Archipelagic waters 

The convention set the definition of Archipelagic States in Part IV, which also defines how the state can draw its territorial borders. A baseline is drawn between the outermost points of the outermost islands, subject to these points being sufficiently close to one another. All waters inside this baseline are designated Archipelagic Waters. The state has full sovereignty over these waters (like internal waters), but foreign vessels have right of innocent passage through archipelagic waters (like territorial waters).

Contiguous zone 

Beyond the 12 nautical mile limit there was a further 12 nautical miles or 24 nautical miles from the territorial sea baselines limit, the contiguous zone, in which a state could continue to enforce laws in four specific areas: pollution, taxation, customs, and immigration.

Exclusive economic zones (EEZs) 

Extends from the edge of the territorial sea out to 200 nautical miles from the baseline. Within this area, the coastal nation has sole exploitation rights over all natural resources. In casual use, the term may include the territorial sea and even the continental shelf. The EEZs were introduced to halt the increasingly heated clashes over fishing rights, although oil was also becoming important. The success of an offshore oil platform in the Gulf of Mexico in 1947 was soon repeated elsewhere in the world, and by 1970 it was technically feasible to operate in waters 4000 metres deep. Foreign nations have the freedom of navigation and overflight, subject to the regulation of the coastal states. Foreign states may also lay submarine pipes and cables.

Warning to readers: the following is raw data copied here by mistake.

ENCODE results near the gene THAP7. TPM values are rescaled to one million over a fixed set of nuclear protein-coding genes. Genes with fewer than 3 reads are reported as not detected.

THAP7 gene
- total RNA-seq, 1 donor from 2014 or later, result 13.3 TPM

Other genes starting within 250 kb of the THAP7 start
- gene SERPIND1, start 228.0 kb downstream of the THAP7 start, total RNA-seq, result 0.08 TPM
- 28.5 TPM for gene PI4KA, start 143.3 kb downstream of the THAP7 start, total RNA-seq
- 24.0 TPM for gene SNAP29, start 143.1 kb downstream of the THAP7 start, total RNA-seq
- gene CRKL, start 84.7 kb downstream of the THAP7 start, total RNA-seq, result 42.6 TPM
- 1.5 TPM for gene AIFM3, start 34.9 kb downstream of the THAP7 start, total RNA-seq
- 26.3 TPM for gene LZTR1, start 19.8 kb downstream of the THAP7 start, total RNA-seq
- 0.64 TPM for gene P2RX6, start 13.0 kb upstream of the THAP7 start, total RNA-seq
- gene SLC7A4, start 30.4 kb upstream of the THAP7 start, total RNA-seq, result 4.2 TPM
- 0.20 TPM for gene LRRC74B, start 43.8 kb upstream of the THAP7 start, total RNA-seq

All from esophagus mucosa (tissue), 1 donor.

Continental shelf 

The continental shelf is defined as the natural prolongation of the land territory to the continental margin’s outer edge, or 200 nautical miles from the coastal state’s baseline, whichever is greater. State’s continental shelf may exceed 200 nautical miles until the natural prolongation ends. However, it may never exceed 350 nautical miles from the baseline; or it may never exceed 100 nautical miles beyond the 2,500 meter isobath (the line connecting the depth of 2,500 meters). Coastal states have the right to harvest mineral and non-living material in the subsoil of its continental shelf, to the exclusion of others. Coastal states also have exclusive control over living resources "attached" to the continental shelf, but not to creatures living in the water column beyond the exclusive economic zone.

Aside from its provisions defining ocean boundaries, the convention establishes general obligations for safeguarding the marine environment and protecting freedom of scientific research on the high seas, and also creates an innovative legal regime for controlling mineral resource exploitation in deep seabed areas beyond national jurisdiction, through an International Seabed Authority and the Common heritage of mankind principle.[4]

Landlocked states are given a right of access to and from the sea, without taxation of traffic through transit states.

Part XI and the 1994 Agreement

Part XI of the Convention provides for a regime relating to minerals on the seabed outside any state's territorial waters or EEZ (Exclusive Economic Zones). It establishes an International Seabed Authority (ISA) to authorize seabed exploration and mining and collect and distribute the seabed mining royalty.